6. Domain Complexion Diagrams Related to Mercury Intrusion-Extrusion in Monte Carlo-Simulated Porous Networks (pages 48–60)

      Carlos Felipe, Salomón Cordero, Isaac Kornhauser, Giorgio Zgrablich, Raul López and Fernando Rojas

      Version of Record online: 26 JUN 2006 | DOI: 10.1002/ppsc.200601013

      Hg intrusion-extrusion processes in porous networks are simulated by a Monte Carlo procedure considering canthotaxis at site-bond joints and snap-off of Hg threads. Hg porosimetry is illustrated in terms of domain complexion diagrams depicting the sites and bonds of given sizes that are Hg-filled or not. Using this representation the effects during intrusion-extrusion caused by voids and throats in the porous medium are elucidated in detail and the effects of porosity structure on the obtained hysteresis curves are discussed.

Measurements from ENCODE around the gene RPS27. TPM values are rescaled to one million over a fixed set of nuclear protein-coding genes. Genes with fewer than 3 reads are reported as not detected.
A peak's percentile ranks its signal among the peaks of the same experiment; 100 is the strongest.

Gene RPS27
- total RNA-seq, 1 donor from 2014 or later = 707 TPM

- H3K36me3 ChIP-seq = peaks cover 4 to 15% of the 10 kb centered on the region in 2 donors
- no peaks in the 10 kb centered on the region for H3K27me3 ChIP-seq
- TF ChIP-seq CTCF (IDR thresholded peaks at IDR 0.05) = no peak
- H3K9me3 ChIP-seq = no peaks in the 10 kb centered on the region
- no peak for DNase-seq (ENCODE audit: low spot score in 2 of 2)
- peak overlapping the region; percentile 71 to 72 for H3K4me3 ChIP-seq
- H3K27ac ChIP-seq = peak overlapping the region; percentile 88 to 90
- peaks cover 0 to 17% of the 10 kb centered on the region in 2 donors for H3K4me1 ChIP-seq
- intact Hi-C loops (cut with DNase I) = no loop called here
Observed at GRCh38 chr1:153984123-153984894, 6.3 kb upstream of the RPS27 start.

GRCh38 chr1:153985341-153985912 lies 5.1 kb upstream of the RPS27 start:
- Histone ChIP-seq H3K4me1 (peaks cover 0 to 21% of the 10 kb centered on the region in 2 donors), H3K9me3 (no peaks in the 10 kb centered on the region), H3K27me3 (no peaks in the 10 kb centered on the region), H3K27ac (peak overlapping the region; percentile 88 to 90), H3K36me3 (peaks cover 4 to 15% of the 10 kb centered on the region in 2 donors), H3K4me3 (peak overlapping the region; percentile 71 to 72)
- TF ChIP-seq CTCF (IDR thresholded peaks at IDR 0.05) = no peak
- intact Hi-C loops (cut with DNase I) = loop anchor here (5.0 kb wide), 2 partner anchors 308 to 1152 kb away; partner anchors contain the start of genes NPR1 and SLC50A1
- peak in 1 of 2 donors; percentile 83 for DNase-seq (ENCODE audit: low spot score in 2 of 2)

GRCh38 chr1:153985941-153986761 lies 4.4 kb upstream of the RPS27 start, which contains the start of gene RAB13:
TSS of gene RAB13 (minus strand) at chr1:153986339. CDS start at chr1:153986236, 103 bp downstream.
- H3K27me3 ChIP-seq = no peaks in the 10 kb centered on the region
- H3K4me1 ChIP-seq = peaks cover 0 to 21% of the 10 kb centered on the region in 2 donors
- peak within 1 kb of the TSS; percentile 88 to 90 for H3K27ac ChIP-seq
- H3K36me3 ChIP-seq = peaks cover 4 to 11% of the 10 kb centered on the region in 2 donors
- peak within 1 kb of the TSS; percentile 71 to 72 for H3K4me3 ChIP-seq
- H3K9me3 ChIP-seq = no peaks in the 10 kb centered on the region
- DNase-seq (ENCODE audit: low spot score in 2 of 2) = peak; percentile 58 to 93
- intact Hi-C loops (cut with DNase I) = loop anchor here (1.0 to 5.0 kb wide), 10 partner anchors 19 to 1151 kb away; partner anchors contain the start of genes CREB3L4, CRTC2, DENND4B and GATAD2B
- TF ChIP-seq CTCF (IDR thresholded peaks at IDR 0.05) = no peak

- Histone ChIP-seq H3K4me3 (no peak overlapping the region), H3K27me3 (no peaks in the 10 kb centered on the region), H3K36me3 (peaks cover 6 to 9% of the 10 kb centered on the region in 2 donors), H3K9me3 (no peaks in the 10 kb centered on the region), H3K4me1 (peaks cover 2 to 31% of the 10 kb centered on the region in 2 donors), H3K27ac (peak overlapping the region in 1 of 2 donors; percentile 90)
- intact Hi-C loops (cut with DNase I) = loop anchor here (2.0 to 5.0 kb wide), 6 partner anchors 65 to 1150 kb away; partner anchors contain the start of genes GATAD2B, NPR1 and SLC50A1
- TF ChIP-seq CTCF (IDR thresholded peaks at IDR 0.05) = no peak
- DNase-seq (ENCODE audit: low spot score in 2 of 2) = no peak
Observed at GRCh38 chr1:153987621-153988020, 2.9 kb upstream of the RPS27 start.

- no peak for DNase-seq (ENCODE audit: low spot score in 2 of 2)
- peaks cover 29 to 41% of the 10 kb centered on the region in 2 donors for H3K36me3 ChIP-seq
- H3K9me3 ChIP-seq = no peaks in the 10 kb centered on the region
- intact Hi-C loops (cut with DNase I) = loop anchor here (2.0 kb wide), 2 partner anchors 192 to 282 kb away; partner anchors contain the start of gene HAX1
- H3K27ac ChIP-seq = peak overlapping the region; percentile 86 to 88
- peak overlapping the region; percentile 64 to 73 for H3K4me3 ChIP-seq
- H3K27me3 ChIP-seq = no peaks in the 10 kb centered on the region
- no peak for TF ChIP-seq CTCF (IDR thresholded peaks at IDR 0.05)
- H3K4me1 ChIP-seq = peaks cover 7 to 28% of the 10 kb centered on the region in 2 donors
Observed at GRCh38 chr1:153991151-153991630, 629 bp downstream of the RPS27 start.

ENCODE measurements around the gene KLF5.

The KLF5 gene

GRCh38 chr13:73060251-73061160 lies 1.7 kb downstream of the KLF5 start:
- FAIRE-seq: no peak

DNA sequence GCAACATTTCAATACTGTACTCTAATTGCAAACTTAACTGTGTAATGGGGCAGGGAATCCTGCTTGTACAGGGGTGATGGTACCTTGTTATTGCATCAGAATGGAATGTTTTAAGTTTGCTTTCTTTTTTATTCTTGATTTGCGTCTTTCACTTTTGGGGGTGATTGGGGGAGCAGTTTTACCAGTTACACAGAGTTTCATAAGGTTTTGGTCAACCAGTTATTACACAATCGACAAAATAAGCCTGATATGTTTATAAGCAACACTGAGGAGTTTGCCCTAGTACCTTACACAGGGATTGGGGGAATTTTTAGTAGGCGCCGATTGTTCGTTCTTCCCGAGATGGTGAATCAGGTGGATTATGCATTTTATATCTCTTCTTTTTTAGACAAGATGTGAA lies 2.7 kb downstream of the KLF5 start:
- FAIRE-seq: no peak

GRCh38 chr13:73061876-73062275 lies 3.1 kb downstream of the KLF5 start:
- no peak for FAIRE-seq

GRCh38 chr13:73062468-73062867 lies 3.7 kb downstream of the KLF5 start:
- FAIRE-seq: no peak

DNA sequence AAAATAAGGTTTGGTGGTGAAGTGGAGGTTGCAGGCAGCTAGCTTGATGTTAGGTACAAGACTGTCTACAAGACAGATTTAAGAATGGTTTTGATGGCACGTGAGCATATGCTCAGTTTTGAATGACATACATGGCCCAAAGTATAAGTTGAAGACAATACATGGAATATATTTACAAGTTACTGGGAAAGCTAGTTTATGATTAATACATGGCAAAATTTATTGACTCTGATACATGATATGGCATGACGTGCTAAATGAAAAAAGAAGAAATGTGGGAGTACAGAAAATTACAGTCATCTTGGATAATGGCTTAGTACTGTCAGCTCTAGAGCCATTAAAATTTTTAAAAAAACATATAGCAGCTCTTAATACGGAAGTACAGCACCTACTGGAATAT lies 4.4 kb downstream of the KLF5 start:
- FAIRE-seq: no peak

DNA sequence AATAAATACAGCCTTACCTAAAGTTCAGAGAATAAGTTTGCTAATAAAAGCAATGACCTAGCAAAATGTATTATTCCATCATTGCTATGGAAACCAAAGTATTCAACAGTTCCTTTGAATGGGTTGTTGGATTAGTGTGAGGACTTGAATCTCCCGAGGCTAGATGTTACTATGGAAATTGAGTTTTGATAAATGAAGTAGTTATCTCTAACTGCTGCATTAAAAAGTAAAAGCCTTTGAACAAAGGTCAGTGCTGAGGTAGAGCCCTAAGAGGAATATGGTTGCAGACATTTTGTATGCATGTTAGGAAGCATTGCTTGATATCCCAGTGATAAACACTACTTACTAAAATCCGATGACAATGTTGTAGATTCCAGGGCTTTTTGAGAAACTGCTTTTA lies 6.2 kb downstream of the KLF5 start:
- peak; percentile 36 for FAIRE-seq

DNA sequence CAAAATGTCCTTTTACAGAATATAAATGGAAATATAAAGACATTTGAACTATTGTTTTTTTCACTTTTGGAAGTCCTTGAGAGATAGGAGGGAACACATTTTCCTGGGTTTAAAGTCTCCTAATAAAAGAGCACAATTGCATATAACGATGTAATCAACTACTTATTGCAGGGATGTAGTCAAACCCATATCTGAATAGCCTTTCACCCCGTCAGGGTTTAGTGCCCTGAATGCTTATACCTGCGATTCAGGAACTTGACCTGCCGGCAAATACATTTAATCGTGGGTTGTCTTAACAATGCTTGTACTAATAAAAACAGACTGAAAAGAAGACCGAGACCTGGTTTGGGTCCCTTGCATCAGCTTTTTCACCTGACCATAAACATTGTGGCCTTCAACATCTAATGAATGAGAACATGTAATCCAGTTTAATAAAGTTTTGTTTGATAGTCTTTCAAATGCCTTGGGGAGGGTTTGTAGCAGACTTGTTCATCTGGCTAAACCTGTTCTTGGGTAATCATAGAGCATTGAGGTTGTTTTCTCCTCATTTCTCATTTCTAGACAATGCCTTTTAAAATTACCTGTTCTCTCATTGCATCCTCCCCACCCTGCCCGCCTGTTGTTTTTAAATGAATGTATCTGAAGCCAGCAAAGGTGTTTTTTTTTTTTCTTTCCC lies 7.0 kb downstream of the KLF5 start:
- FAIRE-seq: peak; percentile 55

7. The Physical Significance of Mercury Porosity Hysteresis in the Characterization of Calcined Precipitated Alumina (pages 61–71)

      J. Donald Carruthers

      Version of Record online: 26 JUN 2006 | DOI: 10.1002/ppsc.200601016

      The target specifications of activated alumina (e.g. surface area, total pore volume, pore size distribution and density) for application as a catalyst support or as an adsorbent depend on the ultimate application. In this work mercury porosimetry measurements on a wide variety of calcined aluminas is contrasted with thermogravimetric analyses (TGA) of the source aluminum oxide hydrates. The results imply a ‘connectivity’, or internal structure, explanation for porosimetry hysteresis in calcined aluminas.